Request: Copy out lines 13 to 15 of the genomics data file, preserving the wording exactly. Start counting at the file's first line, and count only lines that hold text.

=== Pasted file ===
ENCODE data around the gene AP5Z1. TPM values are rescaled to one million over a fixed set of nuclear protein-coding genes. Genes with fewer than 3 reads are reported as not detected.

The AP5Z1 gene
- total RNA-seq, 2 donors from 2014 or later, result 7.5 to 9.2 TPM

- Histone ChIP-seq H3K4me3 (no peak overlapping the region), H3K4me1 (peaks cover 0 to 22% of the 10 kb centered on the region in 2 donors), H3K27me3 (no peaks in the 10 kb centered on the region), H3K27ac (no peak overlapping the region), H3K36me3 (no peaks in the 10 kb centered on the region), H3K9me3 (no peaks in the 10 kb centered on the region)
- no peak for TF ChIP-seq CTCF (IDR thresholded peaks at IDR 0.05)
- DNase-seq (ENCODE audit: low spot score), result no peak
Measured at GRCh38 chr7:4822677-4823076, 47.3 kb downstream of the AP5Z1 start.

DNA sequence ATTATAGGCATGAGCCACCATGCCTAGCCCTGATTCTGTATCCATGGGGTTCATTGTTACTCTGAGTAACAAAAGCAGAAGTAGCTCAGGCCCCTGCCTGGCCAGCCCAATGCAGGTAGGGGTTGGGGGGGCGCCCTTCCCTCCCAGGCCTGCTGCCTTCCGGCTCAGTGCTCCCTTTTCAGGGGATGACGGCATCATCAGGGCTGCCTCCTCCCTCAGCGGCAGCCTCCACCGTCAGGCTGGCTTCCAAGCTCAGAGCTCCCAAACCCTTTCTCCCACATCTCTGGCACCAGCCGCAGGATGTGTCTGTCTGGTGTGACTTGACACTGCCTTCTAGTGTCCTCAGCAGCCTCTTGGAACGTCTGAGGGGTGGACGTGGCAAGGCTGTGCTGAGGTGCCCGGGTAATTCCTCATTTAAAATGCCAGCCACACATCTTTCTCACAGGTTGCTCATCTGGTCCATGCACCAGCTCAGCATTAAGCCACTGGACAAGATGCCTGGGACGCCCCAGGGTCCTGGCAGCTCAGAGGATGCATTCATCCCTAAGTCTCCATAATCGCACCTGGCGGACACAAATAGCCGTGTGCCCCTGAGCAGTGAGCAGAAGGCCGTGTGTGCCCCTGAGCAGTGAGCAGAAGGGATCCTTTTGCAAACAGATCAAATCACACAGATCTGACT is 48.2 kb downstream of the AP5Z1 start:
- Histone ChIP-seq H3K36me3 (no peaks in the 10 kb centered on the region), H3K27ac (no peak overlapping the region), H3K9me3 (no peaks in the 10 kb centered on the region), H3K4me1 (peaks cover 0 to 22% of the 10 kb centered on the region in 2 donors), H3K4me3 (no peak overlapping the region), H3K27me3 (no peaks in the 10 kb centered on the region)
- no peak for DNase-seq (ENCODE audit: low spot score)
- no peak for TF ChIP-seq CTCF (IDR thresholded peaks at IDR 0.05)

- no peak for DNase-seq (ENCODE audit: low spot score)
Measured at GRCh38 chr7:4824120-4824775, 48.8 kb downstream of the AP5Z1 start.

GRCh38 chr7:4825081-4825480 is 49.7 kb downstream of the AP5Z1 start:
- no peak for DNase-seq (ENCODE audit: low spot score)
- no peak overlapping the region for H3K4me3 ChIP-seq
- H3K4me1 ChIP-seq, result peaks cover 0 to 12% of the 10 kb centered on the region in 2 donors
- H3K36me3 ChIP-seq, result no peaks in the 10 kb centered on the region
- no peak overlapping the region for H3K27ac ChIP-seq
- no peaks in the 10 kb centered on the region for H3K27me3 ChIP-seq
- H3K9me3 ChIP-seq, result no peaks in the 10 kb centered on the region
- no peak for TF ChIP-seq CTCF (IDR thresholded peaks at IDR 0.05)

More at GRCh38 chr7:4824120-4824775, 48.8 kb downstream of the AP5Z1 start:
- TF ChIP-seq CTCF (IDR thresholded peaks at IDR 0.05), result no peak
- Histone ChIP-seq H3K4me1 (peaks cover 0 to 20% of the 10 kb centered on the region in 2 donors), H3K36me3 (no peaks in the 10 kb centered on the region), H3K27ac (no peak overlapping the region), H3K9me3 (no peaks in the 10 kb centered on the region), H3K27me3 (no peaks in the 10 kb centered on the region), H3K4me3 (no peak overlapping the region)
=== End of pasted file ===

Measured at GRCh38 chr7:4824120-4824775, 48.8 kb downstream of the AP5Z1 start.

GRCh38 chr7:4825081-4825480 is 49.7 kb downstream of the AP5Z1 start:
- no peak for DNase-seq (ENCODE audit: low spot score)